So a 400hl tank of Jackhammer has a total sales price of about £50,000, so 25% of that every time we brew a tank of it [£12,500], just to dry hop it as much as we want to. Plus you’ve got the cost of the hops, plus the fact you’ve added 2 weeks to the process time, so how we make our beer is just super expensive.
We’re a public company, people can look at our accounts. We make a small amount of money but we don’t make a lot of money. We’ve always been about just making enough money so that we can invest in our systems, our team and our people, to make great craft beer. We’ve never taken a dividend and we have no intention to. So our pricing is what is fair so we can continue to make the beers we make. Lagunitas can make hoppy beers cheaper than anyone else, and good luck to them. But if you’re comparing us to them, you’re not comparing apples to apples because they’re so many more times the size of us that it’s not a fair comparison.
On the subject of getting bigger and making beer cheaper, with many small and successful craft breweries like Beavertown and Fourpure expanding, they’ve been able to produce a higher volume of beer at a reduced cost and pass this on to the customer. Would you look to do the same thing with your own canned beers next year?
No. We sell our beer at as fair a price we can. What a lot of consumers don’t understand is how the duty structure in the UK beer market works. At the moment, because we’re exporting and because we’re now at this size, we pay full duty. So we pay the same amount of duty that Heineken and Stella and Carling pay. The smaller guys that you mentioned, under this system, which is perfect for the smaller guys starting out, they pay half the duty rate we do. Which means, under that system, they can potentially sell their beers cheaper than we are. When they grow to the scale that we are, which I’m sure they will, they’ll also have that issue.
For a bottle or can of Jackhammer we would pay HMRC about 50 pence, whereas those guys will be paying HMRC in the region of 25 pence. And if you consider that’s at the point of making it, once you’ve added on distribution and everything else, that’s where the pricing differs. I wish it wasn’t the case, but it’s just how the UK beer market is in terms of beer duty, so we make the margins we need to help grow the company and invest in our people, that’s all.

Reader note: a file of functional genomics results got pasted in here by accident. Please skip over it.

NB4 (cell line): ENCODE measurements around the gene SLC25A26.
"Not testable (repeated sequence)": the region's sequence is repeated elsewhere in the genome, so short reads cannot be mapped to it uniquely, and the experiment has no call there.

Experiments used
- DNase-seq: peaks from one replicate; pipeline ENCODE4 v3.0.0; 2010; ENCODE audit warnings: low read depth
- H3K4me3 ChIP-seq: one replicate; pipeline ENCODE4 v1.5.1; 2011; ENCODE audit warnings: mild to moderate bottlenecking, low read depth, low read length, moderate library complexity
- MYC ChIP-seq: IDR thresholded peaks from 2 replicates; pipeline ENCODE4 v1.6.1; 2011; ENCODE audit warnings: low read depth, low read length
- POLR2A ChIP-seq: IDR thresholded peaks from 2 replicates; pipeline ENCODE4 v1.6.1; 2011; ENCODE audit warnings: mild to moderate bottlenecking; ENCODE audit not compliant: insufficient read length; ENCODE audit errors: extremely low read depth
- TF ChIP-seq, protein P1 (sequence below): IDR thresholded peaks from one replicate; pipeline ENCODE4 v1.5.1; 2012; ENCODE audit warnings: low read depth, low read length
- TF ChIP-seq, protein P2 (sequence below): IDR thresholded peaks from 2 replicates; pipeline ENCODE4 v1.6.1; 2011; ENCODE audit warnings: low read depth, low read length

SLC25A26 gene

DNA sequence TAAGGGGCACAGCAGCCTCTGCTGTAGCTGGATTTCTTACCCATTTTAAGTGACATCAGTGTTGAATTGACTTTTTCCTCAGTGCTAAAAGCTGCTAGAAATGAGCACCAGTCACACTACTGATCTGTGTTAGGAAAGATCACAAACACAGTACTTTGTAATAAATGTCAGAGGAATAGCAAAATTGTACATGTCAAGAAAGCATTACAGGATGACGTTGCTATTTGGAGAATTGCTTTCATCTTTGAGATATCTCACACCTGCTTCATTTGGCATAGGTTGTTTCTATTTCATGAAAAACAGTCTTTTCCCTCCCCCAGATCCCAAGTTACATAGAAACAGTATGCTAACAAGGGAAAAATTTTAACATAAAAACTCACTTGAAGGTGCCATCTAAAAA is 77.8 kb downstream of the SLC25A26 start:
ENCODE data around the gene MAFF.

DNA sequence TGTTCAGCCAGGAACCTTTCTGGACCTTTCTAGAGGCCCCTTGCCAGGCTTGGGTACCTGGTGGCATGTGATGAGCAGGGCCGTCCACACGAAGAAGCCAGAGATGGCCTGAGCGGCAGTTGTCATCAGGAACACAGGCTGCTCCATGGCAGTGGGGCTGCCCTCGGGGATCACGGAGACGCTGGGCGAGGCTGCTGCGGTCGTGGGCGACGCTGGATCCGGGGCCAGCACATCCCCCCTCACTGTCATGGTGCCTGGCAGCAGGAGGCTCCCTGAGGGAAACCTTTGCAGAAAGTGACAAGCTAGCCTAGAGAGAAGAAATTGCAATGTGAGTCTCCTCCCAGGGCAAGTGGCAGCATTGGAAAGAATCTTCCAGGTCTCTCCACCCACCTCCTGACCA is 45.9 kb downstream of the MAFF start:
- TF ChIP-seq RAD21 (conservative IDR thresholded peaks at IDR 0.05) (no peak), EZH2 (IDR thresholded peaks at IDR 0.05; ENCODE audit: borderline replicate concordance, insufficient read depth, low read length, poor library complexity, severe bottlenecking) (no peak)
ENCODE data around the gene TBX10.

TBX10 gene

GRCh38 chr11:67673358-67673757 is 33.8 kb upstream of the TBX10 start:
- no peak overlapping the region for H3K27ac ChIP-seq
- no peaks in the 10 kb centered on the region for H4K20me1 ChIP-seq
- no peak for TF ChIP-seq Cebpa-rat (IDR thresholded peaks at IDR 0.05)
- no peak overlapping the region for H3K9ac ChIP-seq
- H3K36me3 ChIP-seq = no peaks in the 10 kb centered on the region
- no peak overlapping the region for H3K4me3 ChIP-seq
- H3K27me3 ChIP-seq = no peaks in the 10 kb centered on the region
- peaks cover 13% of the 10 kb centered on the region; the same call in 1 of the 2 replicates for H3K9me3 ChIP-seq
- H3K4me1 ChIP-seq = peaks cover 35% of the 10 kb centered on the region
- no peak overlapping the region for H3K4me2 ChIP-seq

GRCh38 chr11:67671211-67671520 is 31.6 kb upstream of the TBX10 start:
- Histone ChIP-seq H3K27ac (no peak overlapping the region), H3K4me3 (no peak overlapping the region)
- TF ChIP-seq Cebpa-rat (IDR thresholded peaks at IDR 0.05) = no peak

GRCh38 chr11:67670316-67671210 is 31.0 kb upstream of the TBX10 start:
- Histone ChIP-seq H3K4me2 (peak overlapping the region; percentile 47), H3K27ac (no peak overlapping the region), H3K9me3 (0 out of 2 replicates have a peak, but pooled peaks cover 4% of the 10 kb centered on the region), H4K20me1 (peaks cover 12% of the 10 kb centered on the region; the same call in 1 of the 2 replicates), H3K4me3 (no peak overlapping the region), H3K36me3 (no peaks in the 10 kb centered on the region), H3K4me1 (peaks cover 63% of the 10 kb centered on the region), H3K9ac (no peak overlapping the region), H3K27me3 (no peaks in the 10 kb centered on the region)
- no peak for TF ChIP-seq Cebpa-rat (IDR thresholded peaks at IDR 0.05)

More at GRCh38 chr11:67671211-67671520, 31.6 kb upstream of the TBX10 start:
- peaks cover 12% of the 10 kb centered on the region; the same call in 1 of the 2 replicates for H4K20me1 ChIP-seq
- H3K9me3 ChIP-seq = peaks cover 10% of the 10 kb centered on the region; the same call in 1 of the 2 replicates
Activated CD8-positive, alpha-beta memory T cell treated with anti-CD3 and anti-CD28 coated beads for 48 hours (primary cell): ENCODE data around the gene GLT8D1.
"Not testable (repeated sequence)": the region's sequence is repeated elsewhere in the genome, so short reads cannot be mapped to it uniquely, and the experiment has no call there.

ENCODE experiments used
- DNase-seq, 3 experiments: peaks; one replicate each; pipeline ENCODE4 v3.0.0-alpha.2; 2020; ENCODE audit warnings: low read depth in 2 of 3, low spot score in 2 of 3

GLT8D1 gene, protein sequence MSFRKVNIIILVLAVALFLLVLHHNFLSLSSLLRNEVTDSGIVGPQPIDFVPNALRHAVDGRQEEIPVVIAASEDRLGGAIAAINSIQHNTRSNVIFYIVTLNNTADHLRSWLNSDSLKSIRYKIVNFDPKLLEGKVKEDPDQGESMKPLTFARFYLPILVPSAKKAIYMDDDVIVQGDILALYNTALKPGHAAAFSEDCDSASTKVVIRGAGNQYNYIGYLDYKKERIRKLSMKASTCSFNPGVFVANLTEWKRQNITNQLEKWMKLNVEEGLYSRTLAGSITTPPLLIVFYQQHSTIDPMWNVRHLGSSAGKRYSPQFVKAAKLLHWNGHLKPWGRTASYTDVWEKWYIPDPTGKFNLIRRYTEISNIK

One of the things almost everyone agrees on is that you have fantastic customer service, and some of the best-trained staff in the industry. Have you ever thought of building a business around staff training? With increasing numbers of craft beer bars, surely there’s a market for people wanting the best training in the business.
Our team is perhaps the thing I’m most proud of, in terms of what we’ve done as a company. They’re passionate, evangelical, knowledgeable, a lot of them are Cicerone-qualified. Because what we do is so niche, teaching people to taste what’s different, we’re not just selling beer, we’re selling education and information.
We haven’t thought about creating a business about providing that training, and it’s probably not something that we would do. We just want to focus on the personal development of our own team, being the best company to work for that we can be, and just making sure that everything goes into making the best beer.
Finally, what’s your favourite soft drink?
[laughs] That’s a good question. It would be a homemade thing I do myself, that’s apple juice infused with elderflower and tiny bit of chili, and a type of peas that turn into icicles, in a punch.
Well, um, that’s pretty… craft. There was talk some time ago about you going into making soft drinks. What ever happened to that?